“It’s a bing. Get used to it, people,” Brian Goldberg, proud New Yorker and founder of Beijing street food company Mr Bing, says.
He’s talking about the Chinese crepe called jianbing—bing for short—that’s suddenly turning up all over the country. If you haven’t heard of this street food yet, Goldberg’s right: You’d better wise up now, because the go-to breakfast Chinese students have been downing for years is about to hit big in the U.S.
Jianbing are savory crepes made with any combination of mung bean, wheat, rice or millet flour. Filled or topped with egg, scallion, cilantro, chile sauce and pieces of fried cracker, the crepes’ savory, crunchy, spicy mix of sensations is enough to lure anyone out of bed (see the recipe).
Both the Beijing style, which comes with egg on the outside, and the Shanghai version, which tucks the egg inside, are appearing across the country. Jianbing Company just launched at Brooklyn’s Smorgasburg in April, and Bing Kitchen opened on NYC’s Lower East Side less than two weeks ago. On the West Coast, San Francisco’s Tai Chi Jianbing opened last year, and Portland, Oregon’s Bing Mi! has been drawing crowds since November of 2014. Meanwhile, Jian Bing Johnny’s has been serving the East Bay since 2012.
Straying from the traditional Chinese versions, American-made bings contain all kinds of fillings and toppings. Mr Bing’s most popular crepe comes with Peking duck, while Tai Chi Jianbing makes one with tuna. On the menu at Bing Kitchen is the Southern Comfort Bing, which comes with fried chicken and slaw. You might not find these variations in China, but they’re paying homage to the motherland all the same.
A Peking duck bing from Mr Bing. Photo: Brian Goldberg
The unifying theme among vendors and customers alike is earnest devotion—often steeped in nostalgia. Holding an almost sacred status, the jianbing grabs ahold of fans and doesn’t shake off easily.
Case in point? Goldberg, also known as Mr. Bing himself, left the banking world to start a business built on the street food he ate every morning as a study-abroad student. After trying countless crepes, he learned the craft from a woman in Beijing who he calls “Master Ban.” In 2012, Goldberg opened his first location in Hong Kong, and last year brought Mr Bing to New York City. Honoring the street food tradition, Mr Bing is currently located in a stall at the Broadway Bites street fair. But Goldberg’s taking things one step further. Since jianbing are typically made on bicycles fashioned with carts on the back, Goldberg plans to start selling his crepes from custom-made, solar-paneled bicycles in just a few months.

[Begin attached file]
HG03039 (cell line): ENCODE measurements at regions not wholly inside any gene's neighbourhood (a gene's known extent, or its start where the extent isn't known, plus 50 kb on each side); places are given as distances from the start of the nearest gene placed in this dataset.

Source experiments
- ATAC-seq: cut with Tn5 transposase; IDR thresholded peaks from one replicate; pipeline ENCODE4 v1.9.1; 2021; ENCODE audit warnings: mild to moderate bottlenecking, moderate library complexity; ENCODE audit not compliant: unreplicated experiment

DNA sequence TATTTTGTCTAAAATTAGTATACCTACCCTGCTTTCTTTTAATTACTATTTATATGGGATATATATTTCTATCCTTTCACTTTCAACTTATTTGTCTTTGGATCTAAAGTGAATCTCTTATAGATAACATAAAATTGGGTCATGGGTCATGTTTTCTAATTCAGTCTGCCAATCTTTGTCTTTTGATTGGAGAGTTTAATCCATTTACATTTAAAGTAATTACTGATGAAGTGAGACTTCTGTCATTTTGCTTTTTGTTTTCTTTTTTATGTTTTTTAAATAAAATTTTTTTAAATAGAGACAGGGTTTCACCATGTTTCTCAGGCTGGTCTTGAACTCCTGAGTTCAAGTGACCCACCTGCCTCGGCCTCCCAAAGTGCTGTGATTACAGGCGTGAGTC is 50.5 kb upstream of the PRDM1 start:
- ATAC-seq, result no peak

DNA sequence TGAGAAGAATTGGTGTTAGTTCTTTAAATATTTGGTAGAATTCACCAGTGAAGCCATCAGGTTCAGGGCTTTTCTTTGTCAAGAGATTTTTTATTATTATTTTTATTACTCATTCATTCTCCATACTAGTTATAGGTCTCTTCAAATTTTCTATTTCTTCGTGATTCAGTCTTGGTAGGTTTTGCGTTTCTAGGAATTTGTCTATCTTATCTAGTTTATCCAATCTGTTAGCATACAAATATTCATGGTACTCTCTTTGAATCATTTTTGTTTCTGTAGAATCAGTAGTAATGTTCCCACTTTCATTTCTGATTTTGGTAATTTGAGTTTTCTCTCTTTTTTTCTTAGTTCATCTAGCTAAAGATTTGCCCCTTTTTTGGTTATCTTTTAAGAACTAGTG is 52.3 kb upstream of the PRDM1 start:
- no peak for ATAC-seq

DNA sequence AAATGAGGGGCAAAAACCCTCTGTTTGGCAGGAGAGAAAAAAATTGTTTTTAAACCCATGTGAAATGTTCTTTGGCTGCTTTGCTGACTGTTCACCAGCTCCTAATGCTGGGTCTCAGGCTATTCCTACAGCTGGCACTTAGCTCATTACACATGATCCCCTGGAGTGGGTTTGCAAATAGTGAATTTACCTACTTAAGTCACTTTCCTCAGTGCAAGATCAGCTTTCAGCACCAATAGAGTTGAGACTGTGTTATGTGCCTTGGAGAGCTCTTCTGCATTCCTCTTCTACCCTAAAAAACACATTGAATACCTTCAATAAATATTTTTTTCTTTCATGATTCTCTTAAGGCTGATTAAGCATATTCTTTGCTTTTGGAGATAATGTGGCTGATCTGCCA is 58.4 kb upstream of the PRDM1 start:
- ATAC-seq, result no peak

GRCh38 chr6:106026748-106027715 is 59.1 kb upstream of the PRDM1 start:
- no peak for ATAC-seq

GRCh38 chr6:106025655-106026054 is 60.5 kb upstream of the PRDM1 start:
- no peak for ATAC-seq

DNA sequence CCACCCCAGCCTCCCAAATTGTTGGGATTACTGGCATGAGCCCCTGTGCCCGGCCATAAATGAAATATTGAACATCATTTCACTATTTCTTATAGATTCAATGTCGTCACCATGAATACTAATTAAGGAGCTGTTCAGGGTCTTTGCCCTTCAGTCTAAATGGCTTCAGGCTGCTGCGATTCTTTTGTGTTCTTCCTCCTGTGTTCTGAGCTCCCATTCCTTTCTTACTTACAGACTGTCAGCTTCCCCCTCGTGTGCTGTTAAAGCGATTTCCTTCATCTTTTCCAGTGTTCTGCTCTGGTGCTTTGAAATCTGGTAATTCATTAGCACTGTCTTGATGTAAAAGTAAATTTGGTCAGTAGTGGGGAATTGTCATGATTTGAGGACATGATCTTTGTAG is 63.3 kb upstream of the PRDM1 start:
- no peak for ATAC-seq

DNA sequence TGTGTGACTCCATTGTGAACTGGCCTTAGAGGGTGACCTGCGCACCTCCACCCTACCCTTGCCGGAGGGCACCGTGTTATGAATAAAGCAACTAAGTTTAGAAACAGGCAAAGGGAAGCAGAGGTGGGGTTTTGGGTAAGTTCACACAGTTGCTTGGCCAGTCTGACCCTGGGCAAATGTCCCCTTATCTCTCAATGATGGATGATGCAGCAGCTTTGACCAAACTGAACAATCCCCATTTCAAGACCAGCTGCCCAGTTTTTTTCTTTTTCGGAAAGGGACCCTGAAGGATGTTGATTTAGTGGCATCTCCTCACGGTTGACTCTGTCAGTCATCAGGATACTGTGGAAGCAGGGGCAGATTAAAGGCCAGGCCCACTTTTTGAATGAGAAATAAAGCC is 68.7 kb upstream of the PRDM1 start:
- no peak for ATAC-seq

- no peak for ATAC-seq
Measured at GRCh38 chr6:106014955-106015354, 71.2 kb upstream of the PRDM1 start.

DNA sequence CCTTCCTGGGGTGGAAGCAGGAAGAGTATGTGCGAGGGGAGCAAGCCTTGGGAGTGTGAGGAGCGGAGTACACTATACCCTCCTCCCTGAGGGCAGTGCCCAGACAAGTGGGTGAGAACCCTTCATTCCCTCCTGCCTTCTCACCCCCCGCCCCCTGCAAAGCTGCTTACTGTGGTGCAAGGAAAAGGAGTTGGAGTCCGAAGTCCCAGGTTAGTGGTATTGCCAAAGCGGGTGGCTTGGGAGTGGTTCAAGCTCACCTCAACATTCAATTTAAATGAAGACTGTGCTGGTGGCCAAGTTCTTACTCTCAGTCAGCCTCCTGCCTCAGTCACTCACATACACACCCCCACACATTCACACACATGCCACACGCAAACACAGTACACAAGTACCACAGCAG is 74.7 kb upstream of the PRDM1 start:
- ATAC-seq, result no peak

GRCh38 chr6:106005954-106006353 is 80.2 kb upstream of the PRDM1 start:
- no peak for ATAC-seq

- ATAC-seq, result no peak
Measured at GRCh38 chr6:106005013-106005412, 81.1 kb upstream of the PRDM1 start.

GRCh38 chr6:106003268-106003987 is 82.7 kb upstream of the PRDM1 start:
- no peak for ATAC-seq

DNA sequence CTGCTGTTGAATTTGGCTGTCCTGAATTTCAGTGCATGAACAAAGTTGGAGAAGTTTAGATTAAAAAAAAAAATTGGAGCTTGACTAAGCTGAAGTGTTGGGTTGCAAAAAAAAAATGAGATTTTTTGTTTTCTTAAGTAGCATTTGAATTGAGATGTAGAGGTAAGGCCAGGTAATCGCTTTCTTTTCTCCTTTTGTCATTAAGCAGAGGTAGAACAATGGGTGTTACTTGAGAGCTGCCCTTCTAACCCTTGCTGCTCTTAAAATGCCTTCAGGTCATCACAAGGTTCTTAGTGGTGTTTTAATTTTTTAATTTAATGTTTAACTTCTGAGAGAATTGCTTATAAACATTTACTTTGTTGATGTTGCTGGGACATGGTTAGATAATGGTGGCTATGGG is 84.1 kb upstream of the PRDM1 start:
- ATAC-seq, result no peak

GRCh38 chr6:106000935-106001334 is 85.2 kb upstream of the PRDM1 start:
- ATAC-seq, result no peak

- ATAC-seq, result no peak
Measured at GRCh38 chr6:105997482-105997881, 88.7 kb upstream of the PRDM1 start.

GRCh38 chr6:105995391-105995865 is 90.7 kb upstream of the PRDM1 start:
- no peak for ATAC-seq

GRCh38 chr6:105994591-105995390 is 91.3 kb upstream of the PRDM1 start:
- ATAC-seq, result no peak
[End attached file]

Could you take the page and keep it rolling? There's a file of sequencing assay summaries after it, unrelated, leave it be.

“Master Ban” spreading crepe batter. Photo: Brian Goldberg
Bing Mi!’s Alisa Grandy is another fierce devotee. She fell hard for the crepes after trying them only once—on a layover no less. Not knowing what she was ordering from a woman spreading batter on “what looked like an overturned barrel,” she recalls, “I took one bite, and it was about the best thing I had ever put in my mouth.” She knew she had to find a way to replicate it as soon as she got home.
Of course, jianbing are picking up momentum for consumer-driven reasons as well. Americans are constantly hungry for new, portable and exciting breakfast options, and jianbing fits the bill. (Like so many great breakfast foods, it also happens to be a perfect drunk food, a point Goldberg reflects on, having witnessed raucous late-night crowds at his store in Hong Kong.)
At the same time, Chinese transplants are nostalgic for this once-hard-to-find staple from home. After all, jianbing are difficult to make without the proper equipment. The batter must be spread correctly, over a large surface, and the signature fried crackers are “a huge labor of love,” producers Reuben Shorser and Tadesh Inagaki of Jianbing Company, who go the extra mile to make them authentically, say.
The original jianbing from Jianbing Company. Photo: Jianbing Company
Some of the most rewarding feedback, Shorser and Inagaki add, is seeing Chinese communities in Brooklyn seeking out their crepes. Grandy tells a similar tale with the Chinese students she sees lining up at her stand.
“It’s so much a comfort food. A happy food from home,” Grandy says. “We have Chinese customers that say they used to eat these every morning.” Consider this your wake-up call, America.
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